Polygenic Inheritance and Genetic Susceptibility Screening


The genetic contribution to most common diseases of adult life, as well as variation in human characteristics, involves the interaction of multiple factors (polygenic inheritance). The identification of these genetic factors is the focus of a major research effort, but translating the findings into useful individualized risk predictions will be difficult.

Keywords: polygenic; susceptibility; single nucleotide polymorphism; epistasis; screening

Figure 1.

Two possible models for the allelic architecture of genetic disease. These are illustrated as different distributions of genotype relative risk (GRR) in relation to the total number of alleles conferring that GRR across all genes and diseases. The oligogenic model (thin curve) accommodates a significant number of alleles with intermediate effects (‘oligogenes’: GRR 3–20), whereas in the dichotomous model (thick curve) their number is very small. Linkage analysis can confidently detect oligogenes (solid bar), but not polygenes. The GRRs conferred by alleles of some known susceptibility alleles are indicated. The genes, alleles and corresponding diseases are as follows: insulin (INS), VNTR class 1, type 1 diabetes; APOE, e4, Alzheimer disease at 60 years; breast cancer 1, early‐onset (BRCA1), various mutations, breast cancer by age 70 years; major histocompatibility complex, class II, DQ beta 1 (HLA‐DQB1) 0201, type 1 diabetes. (From Wilkie, .)

Figure 2.

Simplified representation of epistatic interaction between susceptibility alleles. (a) The two alleles are shown individually and contribute effect sizes a and b. (b) Possible types of genetic interaction are shown. This may give rise to additive (left) or multiplicative (right) effects. Alternatively, the overall effect may be unaltered from one of the individual effects (center). Note that if effect a is protective, overall disease risk may actually be reduced below average, whereas identification of the susceptibility allele B alone could lead falsely to the conclusion that disease risk was increased. (From Wilkie, .)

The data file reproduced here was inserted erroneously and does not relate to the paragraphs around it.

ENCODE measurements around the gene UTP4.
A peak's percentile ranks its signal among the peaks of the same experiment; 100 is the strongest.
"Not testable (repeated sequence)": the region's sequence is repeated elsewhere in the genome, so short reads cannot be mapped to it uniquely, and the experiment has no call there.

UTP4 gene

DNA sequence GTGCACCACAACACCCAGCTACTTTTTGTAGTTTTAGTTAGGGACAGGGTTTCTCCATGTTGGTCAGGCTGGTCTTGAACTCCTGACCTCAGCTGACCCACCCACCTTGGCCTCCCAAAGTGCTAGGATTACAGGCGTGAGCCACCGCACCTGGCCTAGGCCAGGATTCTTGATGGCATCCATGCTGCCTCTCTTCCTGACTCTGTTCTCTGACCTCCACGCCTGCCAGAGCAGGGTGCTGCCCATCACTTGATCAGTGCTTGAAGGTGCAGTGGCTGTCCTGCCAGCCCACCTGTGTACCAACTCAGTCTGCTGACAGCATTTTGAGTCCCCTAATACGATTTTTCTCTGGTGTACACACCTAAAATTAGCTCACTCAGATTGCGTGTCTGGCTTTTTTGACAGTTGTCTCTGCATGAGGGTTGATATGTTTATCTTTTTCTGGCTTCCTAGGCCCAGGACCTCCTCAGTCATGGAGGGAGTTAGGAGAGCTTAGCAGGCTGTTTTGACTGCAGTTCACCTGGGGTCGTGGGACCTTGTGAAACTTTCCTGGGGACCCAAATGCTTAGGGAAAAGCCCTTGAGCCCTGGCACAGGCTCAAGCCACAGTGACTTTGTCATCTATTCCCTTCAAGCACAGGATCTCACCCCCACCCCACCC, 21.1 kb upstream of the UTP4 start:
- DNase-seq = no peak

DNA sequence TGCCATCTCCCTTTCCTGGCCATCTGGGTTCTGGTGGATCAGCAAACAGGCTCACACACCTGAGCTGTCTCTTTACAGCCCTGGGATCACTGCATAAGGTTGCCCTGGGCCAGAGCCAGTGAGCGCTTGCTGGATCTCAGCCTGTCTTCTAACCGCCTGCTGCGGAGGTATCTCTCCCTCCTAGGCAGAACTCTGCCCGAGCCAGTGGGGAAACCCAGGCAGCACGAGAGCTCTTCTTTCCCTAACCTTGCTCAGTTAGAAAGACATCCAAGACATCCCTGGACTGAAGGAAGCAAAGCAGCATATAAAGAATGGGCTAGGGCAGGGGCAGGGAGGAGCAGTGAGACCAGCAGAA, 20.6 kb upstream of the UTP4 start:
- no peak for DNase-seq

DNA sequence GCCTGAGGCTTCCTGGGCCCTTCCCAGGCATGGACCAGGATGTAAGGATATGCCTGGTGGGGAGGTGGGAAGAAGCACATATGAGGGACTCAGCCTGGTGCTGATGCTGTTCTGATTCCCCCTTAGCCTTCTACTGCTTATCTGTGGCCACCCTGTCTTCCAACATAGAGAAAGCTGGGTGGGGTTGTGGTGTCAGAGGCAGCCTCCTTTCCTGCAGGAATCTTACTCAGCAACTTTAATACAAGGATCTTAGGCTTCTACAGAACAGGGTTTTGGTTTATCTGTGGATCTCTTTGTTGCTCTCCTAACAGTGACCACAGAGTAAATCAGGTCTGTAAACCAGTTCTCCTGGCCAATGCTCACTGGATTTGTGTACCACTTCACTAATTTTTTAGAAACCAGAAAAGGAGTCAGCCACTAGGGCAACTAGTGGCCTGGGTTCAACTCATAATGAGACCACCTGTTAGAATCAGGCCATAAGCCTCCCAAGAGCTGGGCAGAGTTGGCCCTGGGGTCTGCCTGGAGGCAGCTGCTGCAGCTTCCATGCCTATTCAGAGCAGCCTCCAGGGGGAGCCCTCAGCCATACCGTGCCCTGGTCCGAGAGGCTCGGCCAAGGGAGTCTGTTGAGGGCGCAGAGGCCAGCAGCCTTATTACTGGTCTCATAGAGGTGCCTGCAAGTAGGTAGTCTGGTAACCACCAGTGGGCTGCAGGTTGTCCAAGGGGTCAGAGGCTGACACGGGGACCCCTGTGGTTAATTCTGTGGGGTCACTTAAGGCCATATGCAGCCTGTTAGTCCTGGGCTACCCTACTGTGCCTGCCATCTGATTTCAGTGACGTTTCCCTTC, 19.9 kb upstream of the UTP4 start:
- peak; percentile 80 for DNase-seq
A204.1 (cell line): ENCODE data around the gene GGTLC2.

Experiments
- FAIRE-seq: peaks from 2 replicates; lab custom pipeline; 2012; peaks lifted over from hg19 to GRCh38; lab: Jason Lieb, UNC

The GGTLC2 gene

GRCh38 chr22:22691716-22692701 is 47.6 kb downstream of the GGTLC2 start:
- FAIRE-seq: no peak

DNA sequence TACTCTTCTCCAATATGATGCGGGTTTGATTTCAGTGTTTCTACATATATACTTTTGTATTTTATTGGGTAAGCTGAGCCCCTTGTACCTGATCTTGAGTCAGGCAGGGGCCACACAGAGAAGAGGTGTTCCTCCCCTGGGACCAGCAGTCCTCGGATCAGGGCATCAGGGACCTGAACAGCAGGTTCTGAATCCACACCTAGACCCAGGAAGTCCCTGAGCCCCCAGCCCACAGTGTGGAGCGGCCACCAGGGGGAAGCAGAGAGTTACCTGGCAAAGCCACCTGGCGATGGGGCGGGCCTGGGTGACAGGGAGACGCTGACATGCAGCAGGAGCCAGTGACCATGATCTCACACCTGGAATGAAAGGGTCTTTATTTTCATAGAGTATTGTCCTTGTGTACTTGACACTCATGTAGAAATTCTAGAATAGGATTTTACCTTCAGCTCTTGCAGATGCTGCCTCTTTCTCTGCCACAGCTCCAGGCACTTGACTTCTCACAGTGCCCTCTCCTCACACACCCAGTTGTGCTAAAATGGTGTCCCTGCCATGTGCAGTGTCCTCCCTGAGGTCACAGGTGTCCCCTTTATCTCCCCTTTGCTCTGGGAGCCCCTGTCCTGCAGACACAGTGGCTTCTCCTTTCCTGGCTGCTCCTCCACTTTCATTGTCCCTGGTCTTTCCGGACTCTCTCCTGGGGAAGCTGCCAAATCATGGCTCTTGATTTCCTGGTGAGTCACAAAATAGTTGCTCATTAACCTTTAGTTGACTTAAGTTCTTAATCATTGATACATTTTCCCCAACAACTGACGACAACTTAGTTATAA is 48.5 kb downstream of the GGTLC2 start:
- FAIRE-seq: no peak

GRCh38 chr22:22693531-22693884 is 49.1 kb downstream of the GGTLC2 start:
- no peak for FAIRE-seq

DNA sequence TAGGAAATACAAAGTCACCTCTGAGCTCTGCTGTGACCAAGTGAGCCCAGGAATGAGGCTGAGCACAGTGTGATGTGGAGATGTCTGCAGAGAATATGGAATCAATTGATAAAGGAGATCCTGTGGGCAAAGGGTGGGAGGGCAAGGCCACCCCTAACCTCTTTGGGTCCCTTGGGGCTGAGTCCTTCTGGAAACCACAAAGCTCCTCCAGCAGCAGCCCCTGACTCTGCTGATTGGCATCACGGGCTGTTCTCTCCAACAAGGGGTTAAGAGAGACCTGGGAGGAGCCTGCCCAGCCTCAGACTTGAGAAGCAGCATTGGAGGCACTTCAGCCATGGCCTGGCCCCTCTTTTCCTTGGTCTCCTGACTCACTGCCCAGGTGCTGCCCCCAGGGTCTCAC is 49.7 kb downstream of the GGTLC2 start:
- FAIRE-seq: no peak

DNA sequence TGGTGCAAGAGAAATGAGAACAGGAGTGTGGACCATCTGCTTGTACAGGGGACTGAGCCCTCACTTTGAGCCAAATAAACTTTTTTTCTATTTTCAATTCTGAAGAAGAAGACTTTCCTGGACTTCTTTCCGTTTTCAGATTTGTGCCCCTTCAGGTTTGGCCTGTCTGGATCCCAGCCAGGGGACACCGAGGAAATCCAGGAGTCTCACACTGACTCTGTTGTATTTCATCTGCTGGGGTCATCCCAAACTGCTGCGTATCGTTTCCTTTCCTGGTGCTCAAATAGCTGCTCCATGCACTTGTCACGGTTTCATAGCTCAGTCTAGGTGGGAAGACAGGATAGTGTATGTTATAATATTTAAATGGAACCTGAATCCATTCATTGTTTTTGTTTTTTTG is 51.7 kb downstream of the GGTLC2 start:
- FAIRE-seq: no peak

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Web Links

Angiotensin I converting enzyme (peptidyl‐dipeptidase A) 1 (ACE); Locus ID: 1636. LocusLink: http://www.ncbi.nlm.nih.gov/LocusLink/LocRpt.cgi?l=1636

Apolipoprotein E (APOE); Locus ID: 348. LocusLink: http://www.ncbi.nlm.nih.gov/LocusLink/LocRpt.cgi?l=348

Coagulation factor V (proaccelerin, labile factor) (F5); Locus ID: 2153. LocusLink: http://www.ncbi.nlm.nih.gov/LocusLink/LocRpt.cgi?l=2153

Hemochromatosis (HFE); Locus ID: 3077. LocusLink: http://www.ncbi.nlm.nih.gov/LocusLink/LocRpt.cgi?l=3077

Major histocompatibility complex, class I, B (HLA‐B); Locus ID: 3106. LocusLink: http://www.ncbi.nlm.nih.gov/LocusLink/LocRpt.cgi?l=3106

Peroxisome proliferative activated receptor, gamma (PPARG); Locus ID: 5468. LocusLink: http://www.ncbi.nlm.nih.gov/LocusLink/LocRpt.cgi?l=5468

Angiotensin I converting enzyme (peptidyl‐dipeptidase A) 1 (ACE); MIM number: 106180. OMIM: http://www.ncbi.nlm.nih.gov/htbin‐post/Omim/dispmim?106180

Apolipoprotein E (APOE); MIM number: 107741. OMIM: http://www.ncbi.nlm.nih.gov/htbin‐post/Omim/dispmim?107741

Coagulation factor V (proaccelerin, labile factor) (F5); MIM number: 227400. OMIM: http://www.ncbi.nlm.nih.gov/htbin‐post/Omim/dispmim?227400

Hemochromatosis (HFE); MIM number: 235200. OMIM: http://www.ncbi.nlm.nih.gov/htbin‐post/Omim/dispmim?235200

Major histocompatibility complex, class I, B (HLA‐B); MIM number: 142830. OMIM: http://www.ncbi.nlm.nih.gov/htbin‐post/Omim/dispmim?142830

Peroxisome proliferative activated receptor, gamma (PPARG); MIM number: 601487. OMIM: http://www.ncbi.nlm.nih.gov/htbin‐post/Omim/dispmim?601487

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How to Cite close
Wilkie, Andrew OM(Sep 2006) Polygenic Inheritance and Genetic Susceptibility Screening. In: eLS. John Wiley & Sons Ltd, Chichester. http://www.els.net [doi: 10.1002/9780470015902.a0005638]